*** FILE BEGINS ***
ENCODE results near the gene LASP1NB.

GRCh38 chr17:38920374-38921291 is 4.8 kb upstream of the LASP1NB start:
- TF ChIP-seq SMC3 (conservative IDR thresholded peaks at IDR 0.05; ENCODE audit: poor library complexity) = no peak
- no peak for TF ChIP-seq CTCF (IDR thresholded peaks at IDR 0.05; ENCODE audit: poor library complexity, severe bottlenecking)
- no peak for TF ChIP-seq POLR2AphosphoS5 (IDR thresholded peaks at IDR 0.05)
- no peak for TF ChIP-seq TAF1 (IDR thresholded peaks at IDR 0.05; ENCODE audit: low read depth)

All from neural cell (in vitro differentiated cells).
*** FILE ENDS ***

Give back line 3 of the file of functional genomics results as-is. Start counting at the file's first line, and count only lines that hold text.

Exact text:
- TF ChIP-seq SMC3 (conservative IDR thresholded peaks at IDR 0.05; ENCODE audit: poor library complexity) = no peak